With The Last Picture Show and Texasville 

April 15th through 17th 

Sag Harbor, NY – Sag Harbor Cinema will follow up its showing of Saint Jack and the rare 35 mm screening of They All Laughed with Peter Bogdanovich’s much celebrated second feature, The Last Picture Show (1971), and its sequel, Texasville (1990). Adapted from Larry McMurtry’s series of autobiographical novels, the two films are part of a continuing tribute to the work of Bogdanovich, a renowned Oscar winning filmmaker, who also left his mark as a curator, writer and historian of American cinema. He died earlier this year at age 82. 

Set in the early fifties in the dusty Texan town of Anarene, The Last Picture Show is a coming-of-age story starring newcomers Jeff Bridges, Cybil Shepherd, Randy Quaid and Timothy Bottoms, as well as veterans Cloris Leachman and Ben Johnson.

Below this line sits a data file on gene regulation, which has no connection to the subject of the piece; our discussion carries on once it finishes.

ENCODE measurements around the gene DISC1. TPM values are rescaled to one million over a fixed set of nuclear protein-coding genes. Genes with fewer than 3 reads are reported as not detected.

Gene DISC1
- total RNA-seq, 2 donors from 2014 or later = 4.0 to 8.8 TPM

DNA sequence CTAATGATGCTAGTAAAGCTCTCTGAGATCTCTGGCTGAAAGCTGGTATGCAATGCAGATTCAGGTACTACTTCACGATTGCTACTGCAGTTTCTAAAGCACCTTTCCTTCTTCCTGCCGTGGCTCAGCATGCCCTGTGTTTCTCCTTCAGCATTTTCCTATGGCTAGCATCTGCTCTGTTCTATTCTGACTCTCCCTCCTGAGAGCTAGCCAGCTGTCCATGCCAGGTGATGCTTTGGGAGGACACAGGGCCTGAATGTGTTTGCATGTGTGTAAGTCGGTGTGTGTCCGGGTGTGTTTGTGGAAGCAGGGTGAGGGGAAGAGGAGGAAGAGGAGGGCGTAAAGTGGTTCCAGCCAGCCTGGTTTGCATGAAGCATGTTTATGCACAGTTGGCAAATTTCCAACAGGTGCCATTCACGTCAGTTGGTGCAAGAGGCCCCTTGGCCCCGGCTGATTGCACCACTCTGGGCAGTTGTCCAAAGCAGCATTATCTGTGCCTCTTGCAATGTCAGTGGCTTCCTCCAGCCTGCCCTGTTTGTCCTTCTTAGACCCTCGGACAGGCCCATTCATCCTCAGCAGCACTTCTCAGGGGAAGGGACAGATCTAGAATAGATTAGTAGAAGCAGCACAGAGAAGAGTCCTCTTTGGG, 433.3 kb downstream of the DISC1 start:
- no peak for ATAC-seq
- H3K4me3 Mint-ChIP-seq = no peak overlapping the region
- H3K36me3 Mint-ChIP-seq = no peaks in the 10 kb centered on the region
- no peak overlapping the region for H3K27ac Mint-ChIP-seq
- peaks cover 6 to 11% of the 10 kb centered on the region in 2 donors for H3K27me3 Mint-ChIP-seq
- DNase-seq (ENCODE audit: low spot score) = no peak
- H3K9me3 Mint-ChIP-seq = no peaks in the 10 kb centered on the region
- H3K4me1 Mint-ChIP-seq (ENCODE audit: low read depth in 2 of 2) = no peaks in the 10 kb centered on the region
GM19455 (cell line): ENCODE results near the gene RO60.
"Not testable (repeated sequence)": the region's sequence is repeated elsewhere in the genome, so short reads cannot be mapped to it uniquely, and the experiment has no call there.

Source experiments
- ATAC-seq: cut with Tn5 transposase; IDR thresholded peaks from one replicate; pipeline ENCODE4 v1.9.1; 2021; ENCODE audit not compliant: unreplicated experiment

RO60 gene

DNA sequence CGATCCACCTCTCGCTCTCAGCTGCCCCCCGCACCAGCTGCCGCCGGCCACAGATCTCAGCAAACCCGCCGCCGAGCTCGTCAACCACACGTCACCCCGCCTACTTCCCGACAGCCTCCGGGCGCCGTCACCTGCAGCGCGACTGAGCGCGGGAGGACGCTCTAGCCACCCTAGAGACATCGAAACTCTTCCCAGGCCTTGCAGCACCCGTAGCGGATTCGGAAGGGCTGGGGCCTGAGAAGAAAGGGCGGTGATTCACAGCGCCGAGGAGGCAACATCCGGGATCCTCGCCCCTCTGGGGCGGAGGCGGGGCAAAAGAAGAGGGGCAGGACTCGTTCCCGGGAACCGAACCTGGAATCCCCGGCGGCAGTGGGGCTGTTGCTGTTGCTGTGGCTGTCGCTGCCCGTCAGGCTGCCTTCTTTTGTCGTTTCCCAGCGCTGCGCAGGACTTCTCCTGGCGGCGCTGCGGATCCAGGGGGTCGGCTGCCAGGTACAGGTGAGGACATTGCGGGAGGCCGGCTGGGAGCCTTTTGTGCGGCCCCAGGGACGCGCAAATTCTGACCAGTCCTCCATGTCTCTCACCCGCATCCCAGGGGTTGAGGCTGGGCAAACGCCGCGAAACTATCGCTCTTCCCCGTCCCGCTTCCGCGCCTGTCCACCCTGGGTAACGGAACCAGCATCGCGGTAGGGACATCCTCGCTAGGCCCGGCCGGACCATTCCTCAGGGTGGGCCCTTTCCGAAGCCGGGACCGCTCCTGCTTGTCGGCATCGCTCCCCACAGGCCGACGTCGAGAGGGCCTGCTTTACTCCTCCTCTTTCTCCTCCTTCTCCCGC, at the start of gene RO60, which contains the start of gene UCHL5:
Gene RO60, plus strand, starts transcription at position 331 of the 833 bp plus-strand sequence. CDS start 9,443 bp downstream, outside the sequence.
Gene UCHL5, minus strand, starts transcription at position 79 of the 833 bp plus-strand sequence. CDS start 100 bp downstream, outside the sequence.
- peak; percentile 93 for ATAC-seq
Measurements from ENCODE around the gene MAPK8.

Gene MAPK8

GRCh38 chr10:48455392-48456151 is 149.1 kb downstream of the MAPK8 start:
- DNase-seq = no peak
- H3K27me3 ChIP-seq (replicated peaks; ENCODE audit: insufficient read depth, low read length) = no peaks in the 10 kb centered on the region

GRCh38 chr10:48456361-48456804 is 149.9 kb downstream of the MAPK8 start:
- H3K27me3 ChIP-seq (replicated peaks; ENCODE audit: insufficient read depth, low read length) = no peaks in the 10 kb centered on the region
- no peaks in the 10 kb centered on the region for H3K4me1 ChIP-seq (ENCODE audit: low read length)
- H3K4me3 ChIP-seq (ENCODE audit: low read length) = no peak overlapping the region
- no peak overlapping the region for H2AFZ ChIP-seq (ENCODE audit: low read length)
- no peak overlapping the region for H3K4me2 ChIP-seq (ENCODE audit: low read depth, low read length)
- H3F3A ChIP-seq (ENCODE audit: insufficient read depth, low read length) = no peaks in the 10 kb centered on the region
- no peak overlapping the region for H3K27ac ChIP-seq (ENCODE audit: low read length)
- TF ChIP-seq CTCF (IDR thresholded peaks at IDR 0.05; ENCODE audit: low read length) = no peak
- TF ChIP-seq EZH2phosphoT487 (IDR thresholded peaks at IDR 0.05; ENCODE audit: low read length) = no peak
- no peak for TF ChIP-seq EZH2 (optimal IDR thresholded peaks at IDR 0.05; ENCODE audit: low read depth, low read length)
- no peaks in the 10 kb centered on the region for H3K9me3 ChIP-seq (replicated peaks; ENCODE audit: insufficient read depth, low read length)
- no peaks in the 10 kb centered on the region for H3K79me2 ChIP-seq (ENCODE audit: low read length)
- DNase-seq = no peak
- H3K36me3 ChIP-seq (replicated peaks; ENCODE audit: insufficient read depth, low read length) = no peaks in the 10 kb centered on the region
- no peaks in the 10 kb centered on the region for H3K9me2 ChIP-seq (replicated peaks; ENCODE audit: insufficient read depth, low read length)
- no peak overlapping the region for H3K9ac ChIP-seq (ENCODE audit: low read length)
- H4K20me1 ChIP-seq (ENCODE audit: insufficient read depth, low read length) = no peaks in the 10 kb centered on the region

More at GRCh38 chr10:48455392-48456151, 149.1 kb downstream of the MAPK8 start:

Bogdanovich adapted the screenplay with novelist Larry McMurtry. Inspired by his mentors, John Ford and Howard Hawks, the director set this dark, elegiac story against the backdrop of a dying West, at the beginning of the Korean War, and at the end of movie houses like the Royal, where local teenagers go to kiss, grapple and watch John Wayne and Montgomery Clift in Red River. The film uses long, tracking shots and other New Wave techniques, following in Orson Welles’ footsteps, while also ushering in the “New Hollywood.”